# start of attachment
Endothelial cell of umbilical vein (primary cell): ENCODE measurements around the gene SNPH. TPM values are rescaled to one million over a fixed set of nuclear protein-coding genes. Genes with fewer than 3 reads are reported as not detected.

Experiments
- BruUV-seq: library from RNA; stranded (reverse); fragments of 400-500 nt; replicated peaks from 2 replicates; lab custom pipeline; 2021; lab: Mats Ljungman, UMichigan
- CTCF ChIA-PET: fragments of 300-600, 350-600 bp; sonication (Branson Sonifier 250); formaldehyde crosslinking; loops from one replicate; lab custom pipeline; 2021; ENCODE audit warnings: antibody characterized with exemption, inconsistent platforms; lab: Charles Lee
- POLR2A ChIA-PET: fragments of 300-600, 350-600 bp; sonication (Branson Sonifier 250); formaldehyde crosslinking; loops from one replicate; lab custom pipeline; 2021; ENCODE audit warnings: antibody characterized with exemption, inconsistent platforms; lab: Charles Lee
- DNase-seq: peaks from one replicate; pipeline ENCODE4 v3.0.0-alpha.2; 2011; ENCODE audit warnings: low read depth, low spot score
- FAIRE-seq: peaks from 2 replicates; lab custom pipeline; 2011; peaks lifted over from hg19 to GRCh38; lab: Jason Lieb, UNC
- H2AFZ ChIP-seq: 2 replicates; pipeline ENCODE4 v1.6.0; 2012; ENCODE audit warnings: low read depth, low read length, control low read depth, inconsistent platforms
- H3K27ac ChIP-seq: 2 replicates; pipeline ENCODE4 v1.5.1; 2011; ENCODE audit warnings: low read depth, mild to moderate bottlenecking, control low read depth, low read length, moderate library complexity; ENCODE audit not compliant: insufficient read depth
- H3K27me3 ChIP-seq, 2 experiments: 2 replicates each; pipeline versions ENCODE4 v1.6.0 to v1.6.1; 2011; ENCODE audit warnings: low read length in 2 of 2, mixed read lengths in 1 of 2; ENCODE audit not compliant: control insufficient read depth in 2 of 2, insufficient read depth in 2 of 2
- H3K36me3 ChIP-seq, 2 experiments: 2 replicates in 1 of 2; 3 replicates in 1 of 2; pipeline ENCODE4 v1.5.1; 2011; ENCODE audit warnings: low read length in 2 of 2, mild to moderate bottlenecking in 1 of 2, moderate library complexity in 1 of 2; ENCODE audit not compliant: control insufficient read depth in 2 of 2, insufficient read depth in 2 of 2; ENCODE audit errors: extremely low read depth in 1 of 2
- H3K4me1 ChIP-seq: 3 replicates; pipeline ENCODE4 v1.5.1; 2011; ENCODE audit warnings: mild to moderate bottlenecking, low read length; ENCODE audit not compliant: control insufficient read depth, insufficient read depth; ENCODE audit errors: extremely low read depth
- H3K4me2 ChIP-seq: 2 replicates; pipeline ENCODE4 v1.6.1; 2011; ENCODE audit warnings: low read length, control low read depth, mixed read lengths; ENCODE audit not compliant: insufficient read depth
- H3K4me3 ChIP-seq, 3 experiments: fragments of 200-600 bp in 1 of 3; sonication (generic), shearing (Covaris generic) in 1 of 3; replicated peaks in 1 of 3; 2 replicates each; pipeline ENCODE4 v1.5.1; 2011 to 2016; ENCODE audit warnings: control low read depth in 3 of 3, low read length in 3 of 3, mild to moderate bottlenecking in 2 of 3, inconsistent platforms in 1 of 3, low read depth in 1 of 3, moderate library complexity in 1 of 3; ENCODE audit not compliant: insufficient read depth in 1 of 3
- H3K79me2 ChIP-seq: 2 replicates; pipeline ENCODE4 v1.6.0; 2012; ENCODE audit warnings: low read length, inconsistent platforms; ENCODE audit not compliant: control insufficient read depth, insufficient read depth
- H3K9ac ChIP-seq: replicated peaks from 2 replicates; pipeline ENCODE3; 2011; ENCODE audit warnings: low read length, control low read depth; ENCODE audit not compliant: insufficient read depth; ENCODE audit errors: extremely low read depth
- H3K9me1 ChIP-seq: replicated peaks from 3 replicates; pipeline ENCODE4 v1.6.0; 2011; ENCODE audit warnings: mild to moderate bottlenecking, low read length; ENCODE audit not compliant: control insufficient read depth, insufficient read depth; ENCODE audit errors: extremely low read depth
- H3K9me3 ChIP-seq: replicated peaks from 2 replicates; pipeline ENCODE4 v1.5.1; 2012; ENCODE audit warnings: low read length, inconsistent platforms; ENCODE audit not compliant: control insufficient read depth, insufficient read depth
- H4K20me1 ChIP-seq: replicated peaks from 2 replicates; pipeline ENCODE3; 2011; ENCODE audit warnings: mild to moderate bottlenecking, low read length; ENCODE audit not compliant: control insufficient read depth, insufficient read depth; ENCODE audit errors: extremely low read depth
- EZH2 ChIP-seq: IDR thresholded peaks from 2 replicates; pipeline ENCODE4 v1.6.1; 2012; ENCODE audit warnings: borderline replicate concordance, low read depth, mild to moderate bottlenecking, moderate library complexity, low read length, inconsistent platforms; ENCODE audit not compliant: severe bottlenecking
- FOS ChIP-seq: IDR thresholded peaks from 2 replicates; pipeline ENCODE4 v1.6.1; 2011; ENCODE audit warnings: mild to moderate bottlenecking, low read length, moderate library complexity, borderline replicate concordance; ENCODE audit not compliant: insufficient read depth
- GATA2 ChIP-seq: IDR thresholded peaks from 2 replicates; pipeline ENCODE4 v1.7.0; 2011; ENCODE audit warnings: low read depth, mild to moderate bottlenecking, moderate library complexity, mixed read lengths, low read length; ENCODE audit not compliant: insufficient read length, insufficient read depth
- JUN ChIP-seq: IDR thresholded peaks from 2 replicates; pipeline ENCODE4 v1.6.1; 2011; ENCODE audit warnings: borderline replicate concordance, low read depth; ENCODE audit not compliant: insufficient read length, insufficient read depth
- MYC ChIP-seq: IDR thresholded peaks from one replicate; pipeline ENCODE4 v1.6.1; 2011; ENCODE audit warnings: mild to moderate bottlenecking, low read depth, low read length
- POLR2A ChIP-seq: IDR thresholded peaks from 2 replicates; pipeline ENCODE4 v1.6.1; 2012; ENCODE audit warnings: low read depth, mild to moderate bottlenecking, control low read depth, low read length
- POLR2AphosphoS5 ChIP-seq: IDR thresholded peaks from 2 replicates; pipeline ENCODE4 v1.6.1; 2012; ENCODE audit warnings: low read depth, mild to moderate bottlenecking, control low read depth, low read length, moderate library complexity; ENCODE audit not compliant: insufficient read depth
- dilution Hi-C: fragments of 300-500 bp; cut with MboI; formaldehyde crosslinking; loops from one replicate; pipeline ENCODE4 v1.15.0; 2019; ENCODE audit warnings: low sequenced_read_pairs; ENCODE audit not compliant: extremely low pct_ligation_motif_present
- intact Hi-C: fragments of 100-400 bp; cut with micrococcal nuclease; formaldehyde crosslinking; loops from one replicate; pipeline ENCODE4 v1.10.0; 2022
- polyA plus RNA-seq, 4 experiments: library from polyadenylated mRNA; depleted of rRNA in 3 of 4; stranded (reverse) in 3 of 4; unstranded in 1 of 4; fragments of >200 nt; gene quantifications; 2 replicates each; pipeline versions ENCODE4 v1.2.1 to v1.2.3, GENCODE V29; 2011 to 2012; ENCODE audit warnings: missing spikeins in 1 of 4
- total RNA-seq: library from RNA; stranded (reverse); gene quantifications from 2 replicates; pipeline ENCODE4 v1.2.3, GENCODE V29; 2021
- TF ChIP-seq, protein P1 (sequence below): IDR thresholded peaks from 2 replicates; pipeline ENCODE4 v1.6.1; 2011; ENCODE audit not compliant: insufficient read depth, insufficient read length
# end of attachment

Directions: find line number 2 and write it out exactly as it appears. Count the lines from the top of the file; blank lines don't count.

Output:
Experiments